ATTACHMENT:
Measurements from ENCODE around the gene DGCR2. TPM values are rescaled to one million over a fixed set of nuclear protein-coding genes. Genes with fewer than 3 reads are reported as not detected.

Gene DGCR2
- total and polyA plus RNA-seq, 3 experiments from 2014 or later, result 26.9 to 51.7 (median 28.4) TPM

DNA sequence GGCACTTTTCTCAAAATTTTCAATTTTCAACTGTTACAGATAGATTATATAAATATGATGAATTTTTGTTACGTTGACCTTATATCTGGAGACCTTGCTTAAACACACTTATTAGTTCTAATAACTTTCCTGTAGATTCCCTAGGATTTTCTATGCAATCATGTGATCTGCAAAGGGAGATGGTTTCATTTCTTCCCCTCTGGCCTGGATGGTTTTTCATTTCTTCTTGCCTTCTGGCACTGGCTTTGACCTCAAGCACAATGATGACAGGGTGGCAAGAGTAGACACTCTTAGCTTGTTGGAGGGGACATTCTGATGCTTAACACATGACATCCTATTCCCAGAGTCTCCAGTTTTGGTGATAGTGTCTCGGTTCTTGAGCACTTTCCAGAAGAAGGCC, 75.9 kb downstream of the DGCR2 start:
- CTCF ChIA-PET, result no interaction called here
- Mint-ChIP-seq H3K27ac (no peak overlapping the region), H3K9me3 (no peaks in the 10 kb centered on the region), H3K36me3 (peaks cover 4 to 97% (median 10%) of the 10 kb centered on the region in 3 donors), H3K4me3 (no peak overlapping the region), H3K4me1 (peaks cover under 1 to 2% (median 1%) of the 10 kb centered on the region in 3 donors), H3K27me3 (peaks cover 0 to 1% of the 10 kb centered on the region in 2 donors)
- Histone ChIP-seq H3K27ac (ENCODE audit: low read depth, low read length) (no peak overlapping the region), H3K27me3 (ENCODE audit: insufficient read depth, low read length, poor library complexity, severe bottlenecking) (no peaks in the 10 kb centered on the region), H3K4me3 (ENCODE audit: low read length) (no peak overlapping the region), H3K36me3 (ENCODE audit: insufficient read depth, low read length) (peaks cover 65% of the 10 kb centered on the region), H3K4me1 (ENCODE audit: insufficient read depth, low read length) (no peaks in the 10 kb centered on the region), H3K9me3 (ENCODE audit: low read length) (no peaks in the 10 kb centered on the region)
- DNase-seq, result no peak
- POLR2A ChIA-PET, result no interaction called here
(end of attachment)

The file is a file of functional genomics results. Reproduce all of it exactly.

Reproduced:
Measurements from ENCODE around the gene DGCR2. TPM values are rescaled to one million over a fixed set of nuclear protein-coding genes. Genes with fewer than 3 reads are reported as not detected.

Gene DGCR2
- total and polyA plus RNA-seq, 3 experiments from 2014 or later, result 26.9 to 51.7 (median 28.4) TPM

DNA sequence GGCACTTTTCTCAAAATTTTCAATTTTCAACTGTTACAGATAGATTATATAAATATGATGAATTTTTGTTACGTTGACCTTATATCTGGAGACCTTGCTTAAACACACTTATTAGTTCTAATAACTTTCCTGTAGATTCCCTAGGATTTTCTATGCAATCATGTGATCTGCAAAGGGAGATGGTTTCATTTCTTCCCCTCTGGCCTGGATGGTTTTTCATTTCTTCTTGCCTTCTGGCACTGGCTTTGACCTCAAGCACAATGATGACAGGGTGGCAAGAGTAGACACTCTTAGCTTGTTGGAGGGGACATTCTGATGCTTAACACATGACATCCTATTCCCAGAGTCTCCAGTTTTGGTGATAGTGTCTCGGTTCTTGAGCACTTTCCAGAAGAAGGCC, 75.9 kb downstream of the DGCR2 start:
- CTCF ChIA-PET, result no interaction called here
- Mint-ChIP-seq H3K27ac (no peak overlapping the region), H3K9me3 (no peaks in the 10 kb centered on the region), H3K36me3 (peaks cover 4 to 97% (median 10%) of the 10 kb centered on the region in 3 donors), H3K4me3 (no peak overlapping the region), H3K4me1 (peaks cover under 1 to 2% (median 1%) of the 10 kb centered on the region in 3 donors), H3K27me3 (peaks cover 0 to 1% of the 10 kb centered on the region in 2 donors)
- Histone ChIP-seq H3K27ac (ENCODE audit: low read depth, low read length) (no peak overlapping the region), H3K27me3 (ENCODE audit: insufficient read depth, low read length, poor library complexity, severe bottlenecking) (no peaks in the 10 kb centered on the region), H3K4me3 (ENCODE audit: low read length) (no peak overlapping the region), H3K36me3 (ENCODE audit: insufficient read depth, low read length) (peaks cover 65% of the 10 kb centered on the region), H3K4me1 (ENCODE audit: insufficient read depth, low read length) (no peaks in the 10 kb centered on the region), H3K9me3 (ENCODE audit: low read length) (no peaks in the 10 kb centered on the region)
- DNase-seq, result no peak
- POLR2A ChIA-PET, result no interaction called here